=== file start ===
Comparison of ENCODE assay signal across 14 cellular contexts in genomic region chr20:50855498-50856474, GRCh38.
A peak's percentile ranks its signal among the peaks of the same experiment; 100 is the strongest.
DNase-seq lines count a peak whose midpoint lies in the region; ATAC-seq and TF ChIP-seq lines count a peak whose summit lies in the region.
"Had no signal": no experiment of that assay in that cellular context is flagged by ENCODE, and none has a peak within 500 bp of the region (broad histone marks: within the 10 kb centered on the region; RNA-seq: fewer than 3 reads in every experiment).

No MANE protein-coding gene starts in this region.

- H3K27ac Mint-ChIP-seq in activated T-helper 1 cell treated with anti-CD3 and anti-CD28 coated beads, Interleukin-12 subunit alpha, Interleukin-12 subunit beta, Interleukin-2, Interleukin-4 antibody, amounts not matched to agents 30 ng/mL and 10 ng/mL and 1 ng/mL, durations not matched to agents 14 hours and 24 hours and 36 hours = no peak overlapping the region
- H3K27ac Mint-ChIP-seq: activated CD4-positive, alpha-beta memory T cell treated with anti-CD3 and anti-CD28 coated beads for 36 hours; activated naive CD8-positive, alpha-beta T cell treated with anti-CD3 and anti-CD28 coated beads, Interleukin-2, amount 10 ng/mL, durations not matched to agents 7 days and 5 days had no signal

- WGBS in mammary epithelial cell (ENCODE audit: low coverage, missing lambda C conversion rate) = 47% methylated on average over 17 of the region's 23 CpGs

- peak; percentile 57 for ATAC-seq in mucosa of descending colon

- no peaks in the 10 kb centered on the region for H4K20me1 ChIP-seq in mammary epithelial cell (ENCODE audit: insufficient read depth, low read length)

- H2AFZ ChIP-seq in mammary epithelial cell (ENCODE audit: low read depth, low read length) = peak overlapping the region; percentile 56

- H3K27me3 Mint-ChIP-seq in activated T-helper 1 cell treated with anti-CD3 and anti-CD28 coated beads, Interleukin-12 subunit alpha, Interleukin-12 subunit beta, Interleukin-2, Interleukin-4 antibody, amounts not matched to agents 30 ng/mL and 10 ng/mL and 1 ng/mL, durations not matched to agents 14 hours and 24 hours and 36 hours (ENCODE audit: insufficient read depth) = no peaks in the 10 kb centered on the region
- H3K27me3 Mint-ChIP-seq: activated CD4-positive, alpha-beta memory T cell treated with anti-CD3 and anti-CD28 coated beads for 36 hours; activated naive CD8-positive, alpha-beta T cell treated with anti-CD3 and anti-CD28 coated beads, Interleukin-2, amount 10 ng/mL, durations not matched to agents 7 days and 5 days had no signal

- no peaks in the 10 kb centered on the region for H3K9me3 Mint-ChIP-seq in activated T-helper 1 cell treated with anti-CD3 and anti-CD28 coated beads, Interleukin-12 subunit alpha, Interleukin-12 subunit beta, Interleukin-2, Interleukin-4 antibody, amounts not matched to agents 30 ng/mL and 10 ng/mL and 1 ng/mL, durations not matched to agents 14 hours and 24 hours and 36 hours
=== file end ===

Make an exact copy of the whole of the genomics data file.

Comparison of ENCODE assay signal across 14 cellular contexts in genomic region chr20:50855498-50856474, GRCh38.
A peak's percentile ranks its signal among the peaks of the same experiment; 100 is the strongest.
DNase-seq lines count a peak whose midpoint lies in the region; ATAC-seq and TF ChIP-seq lines count a peak whose summit lies in the region.
"Had no signal": no experiment of that assay in that cellular context is flagged by ENCODE, and none has a peak within 500 bp of the region (broad histone marks: within the 10 kb centered on the region; RNA-seq: fewer than 3 reads in every experiment).

No MANE protein-coding gene starts in this region.

- H3K27ac Mint-ChIP-seq in activated T-helper 1 cell treated with anti-CD3 and anti-CD28 coated beads, Interleukin-12 subunit alpha, Interleukin-12 subunit beta, Interleukin-2, Interleukin-4 antibody, amounts not matched to agents 30 ng/mL and 10 ng/mL and 1 ng/mL, durations not matched to agents 14 hours and 24 hours and 36 hours = no peak overlapping the region
- H3K27ac Mint-ChIP-seq: activated CD4-positive, alpha-beta memory T cell treated with anti-CD3 and anti-CD28 coated beads for 36 hours; activated naive CD8-positive, alpha-beta T cell treated with anti-CD3 and anti-CD28 coated beads, Interleukin-2, amount 10 ng/mL, durations not matched to agents 7 days and 5 days had no signal

- WGBS in mammary epithelial cell (ENCODE audit: low coverage, missing lambda C conversion rate) = 47% methylated on average over 17 of the region's 23 CpGs

- peak; percentile 57 for ATAC-seq in mucosa of descending colon

- no peaks in the 10 kb centered on the region for H4K20me1 ChIP-seq in mammary epithelial cell (ENCODE audit: insufficient read depth, low read length)

- H2AFZ ChIP-seq in mammary epithelial cell (ENCODE audit: low read depth, low read length) = peak overlapping the region; percentile 56

- H3K27me3 Mint-ChIP-seq in activated T-helper 1 cell treated with anti-CD3 and anti-CD28 coated beads, Interleukin-12 subunit alpha, Interleukin-12 subunit beta, Interleukin-2, Interleukin-4 antibody, amounts not matched to agents 30 ng/mL and 10 ng/mL and 1 ng/mL, durations not matched to agents 14 hours and 24 hours and 36 hours (ENCODE audit: insufficient read depth) = no peaks in the 10 kb centered on the region
- H3K27me3 Mint-ChIP-seq: activated CD4-positive, alpha-beta memory T cell treated with anti-CD3 and anti-CD28 coated beads for 36 hours; activated naive CD8-positive, alpha-beta T cell treated with anti-CD3 and anti-CD28 coated beads, Interleukin-2, amount 10 ng/mL, durations not matched to agents 7 days and 5 days had no signal

- no peaks in the 10 kb centered on the region for H3K9me3 Mint-ChIP-seq in activated T-helper 1 cell treated with anti-CD3 and anti-CD28 coated beads, Interleukin-12 subunit alpha, Interleukin-12 subunit beta, Interleukin-2, Interleukin-4 antibody, amounts not matched to agents 30 ng/mL and 10 ng/mL and 1 ng/mL, durations not matched to agents 14 hours and 24 hours and 36 hours